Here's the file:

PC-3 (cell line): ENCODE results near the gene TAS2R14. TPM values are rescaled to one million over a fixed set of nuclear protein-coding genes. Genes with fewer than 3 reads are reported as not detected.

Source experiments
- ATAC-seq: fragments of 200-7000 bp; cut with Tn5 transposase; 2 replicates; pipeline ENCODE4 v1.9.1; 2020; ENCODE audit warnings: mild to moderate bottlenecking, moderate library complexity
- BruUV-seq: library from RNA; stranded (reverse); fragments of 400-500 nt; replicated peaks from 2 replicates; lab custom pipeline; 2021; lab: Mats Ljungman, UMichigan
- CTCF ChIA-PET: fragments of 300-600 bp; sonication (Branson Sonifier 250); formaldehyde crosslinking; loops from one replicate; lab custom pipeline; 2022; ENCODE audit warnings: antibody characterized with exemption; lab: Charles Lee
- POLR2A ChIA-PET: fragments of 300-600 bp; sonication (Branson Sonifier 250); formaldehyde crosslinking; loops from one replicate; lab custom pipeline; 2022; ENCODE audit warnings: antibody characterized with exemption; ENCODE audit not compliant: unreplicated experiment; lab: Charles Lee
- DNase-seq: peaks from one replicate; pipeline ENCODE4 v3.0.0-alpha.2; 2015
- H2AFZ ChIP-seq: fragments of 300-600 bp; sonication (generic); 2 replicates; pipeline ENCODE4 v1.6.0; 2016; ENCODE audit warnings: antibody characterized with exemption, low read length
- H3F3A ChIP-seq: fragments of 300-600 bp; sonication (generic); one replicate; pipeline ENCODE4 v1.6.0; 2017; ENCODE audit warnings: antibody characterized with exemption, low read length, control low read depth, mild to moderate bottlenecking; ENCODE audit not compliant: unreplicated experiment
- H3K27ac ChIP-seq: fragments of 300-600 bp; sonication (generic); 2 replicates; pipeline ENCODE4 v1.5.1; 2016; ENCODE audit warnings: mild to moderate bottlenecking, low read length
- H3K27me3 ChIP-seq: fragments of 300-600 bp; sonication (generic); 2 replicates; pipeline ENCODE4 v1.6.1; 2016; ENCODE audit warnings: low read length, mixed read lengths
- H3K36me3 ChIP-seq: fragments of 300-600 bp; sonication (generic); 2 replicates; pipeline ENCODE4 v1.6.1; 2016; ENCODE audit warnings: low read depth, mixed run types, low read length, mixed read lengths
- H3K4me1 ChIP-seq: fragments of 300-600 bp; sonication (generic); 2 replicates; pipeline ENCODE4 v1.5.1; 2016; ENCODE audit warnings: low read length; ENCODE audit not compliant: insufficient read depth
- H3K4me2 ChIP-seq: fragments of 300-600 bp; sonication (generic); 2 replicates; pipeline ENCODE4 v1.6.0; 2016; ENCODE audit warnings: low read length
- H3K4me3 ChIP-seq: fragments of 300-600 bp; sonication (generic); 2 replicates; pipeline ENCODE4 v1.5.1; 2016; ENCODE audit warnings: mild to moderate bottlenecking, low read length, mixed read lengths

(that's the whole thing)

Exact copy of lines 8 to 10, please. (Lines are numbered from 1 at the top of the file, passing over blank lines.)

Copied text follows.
- H2AFZ ChIP-seq: fragments of 300-600 bp; sonication (generic); 2 replicates; pipeline ENCODE4 v1.6.0; 2016; ENCODE audit warnings: antibody characterized with exemption, low read length
- H3F3A ChIP-seq: fragments of 300-600 bp; sonication (generic); one replicate; pipeline ENCODE4 v1.6.0; 2017; ENCODE audit warnings: antibody characterized with exemption, low read length, control low read depth, mild to moderate bottlenecking; ENCODE audit not compliant: unreplicated experiment
- H3K27ac ChIP-seq: fragments of 300-600 bp; sonication (generic); 2 replicates; pipeline ENCODE4 v1.5.1; 2016; ENCODE audit warnings: mild to moderate bottlenecking, low read length